Restored Glass Negatives Capture Daily Life in 19th-Century New England

Boy from the from the mid-19th century riding a tricycle

In 2019, documentary photographer and photo preservationist Terri Cappucci learned about a large collection of glass plate negatives from a co-worker. The current owner of the collection was downsizing and wouldn't be able to keep them. Cappucci, who had been producing her own 19th-century photographs using the wet plate collodion process for many years, was the ideal person to take ownership of the vast collection.

As she began wading through the 4,000 glass negatives that were taken on large and medium format cameras, Cappucci was transported to the 19th century. Taken by different photographers and spanning from the 1860s to the 1930s, the images are a look back in time. Interestingly, the photographs appear to have been taken in the same area of Massachusetts that Cappucci is from, which connected her to the work even more.

From there, Cappucci began to restore and digitize the images, something she is passionate about after flooding in her home studio wiped out 20 years of her work. Her regret at not digitizing and archiving her own negatives has pushed her to give proper care to the collection, which she kicked off with a fundraiser to purchase the appropriate materials. From there, she began lovingly restoring the work, much of which was in dire condition, and started a popular website and Facebook page, titled Somebody Photographed This, to publish the results.

In order to ensure that the collection remains intact and in good care, Cappucci recently donated the glass negatives to the UMass Amherst Libraries. The university is selective with what it acquires, and as an alumni, Cappucci knew that the work would be in good hands. Cappucci's scans will soon be available via the university's Credo database of digitized archival material, and they will continue carrying out the meticulous cataloging, preservation, and digitization that Cappucci started.

For Cappucci, the project's visibility gives her hope that people will see the value of historical imagery. And she also hopes that others who may have such collections realize their importance.

Glass plate negatives should never be sitting in boxes in people’s attics or basements,” she shares. “Find someone who will give them the treatment they need and be sure that they are going to a place where they will be shared with the world.  I am always open to accepting collections, as I have been receiving them from other parts of the world as well.  If you are willing to ship them to me, I am willing to give them what they deserve.”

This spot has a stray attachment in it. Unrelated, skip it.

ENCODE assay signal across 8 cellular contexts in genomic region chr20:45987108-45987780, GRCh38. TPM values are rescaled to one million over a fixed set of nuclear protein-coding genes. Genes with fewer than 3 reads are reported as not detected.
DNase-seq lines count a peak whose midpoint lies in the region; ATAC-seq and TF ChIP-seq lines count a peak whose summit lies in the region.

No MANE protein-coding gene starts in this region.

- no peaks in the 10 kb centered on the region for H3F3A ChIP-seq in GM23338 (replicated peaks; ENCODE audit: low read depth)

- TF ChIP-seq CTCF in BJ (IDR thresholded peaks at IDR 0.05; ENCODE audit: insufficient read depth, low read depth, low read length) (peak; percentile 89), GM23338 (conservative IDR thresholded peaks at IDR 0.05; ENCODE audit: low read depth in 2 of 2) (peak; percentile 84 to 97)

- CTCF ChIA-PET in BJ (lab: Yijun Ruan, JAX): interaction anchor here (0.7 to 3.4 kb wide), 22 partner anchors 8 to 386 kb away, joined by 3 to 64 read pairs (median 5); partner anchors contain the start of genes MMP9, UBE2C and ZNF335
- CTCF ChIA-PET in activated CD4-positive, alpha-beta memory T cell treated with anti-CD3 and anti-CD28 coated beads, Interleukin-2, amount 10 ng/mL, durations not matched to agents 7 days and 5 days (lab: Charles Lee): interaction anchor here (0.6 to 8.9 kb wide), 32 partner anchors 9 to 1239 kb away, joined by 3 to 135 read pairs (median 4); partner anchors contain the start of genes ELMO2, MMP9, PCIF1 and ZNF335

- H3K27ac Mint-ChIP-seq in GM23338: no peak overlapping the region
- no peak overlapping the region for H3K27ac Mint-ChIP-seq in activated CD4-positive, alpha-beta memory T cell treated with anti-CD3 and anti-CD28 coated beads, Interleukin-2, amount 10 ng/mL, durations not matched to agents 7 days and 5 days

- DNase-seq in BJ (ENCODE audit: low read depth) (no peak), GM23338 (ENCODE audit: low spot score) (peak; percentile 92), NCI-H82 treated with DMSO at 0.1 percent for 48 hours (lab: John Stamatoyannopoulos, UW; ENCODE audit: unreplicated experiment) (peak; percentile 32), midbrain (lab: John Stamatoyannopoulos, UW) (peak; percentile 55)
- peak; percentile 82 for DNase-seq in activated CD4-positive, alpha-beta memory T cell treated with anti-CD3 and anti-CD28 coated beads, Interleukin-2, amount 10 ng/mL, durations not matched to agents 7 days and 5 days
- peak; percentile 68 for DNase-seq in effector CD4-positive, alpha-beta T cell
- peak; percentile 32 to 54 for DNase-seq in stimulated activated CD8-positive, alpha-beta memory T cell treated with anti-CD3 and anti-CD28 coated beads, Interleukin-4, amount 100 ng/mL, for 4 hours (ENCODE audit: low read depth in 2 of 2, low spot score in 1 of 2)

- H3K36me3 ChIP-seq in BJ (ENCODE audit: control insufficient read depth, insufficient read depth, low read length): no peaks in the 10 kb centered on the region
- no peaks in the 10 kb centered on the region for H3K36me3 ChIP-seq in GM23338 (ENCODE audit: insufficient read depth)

For those who want to support the project and donate to the continued work on the collection, Cappucci has reopened her GoFundMe.

See some of Terri Cappucci's favorite imagery from the collection of 19th-century glass plate negatives she came upon.

Image of a woman and baby in a carriage from the mid-19th century

Old woman in a rocking chair from the late-19th century

The work shows daily life in New England, though the authors of the photographs remain a mystery.

Young man from the 19th century with either Rugby or football clothing and ball.

Woman from 19th century Massachusetts sitting at a sewing machine

In the future, should she find a sponsor, Cappucci hopes to mount an exhibition of these historical images.

Woman from the mid-19th century holding a baby sheep

Photo of Northfield Massachusetts from the early 19th century

Watch Cappucci share the full story about how she acquired the glass negatives and restored them.

Somebody Photographed This: Website | Facebook
Terri Cappucci: Website | YouTube

My Modern Met granted permission to feature photos by Terri Cappucci.

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Jessica Stewart

Jessica Stewart is a Contributing Writer and Digital Media Specialist for My Modern Met, as well as a curator and art historian. Since 2020, she is also one of the co-hosts of the My Modern Met Top Artist Podcast. She earned her MA in Renaissance Studies from University College London and now lives in Rome, Italy. She cultivated expertise in street art which led to the purchase of her photographic archive by the Treccani Italian Encyclopedia in 2014. When she’s not spending time with her three dogs, she also manages the studio of a successful street artist. In 2013, she authored the book 'Street Art Stories Roma' and most recently contributed to 'Crossroads: A Glimpse Into the Life of Alice Pasquini'. You can follow her adventures online at @romephotoblog.
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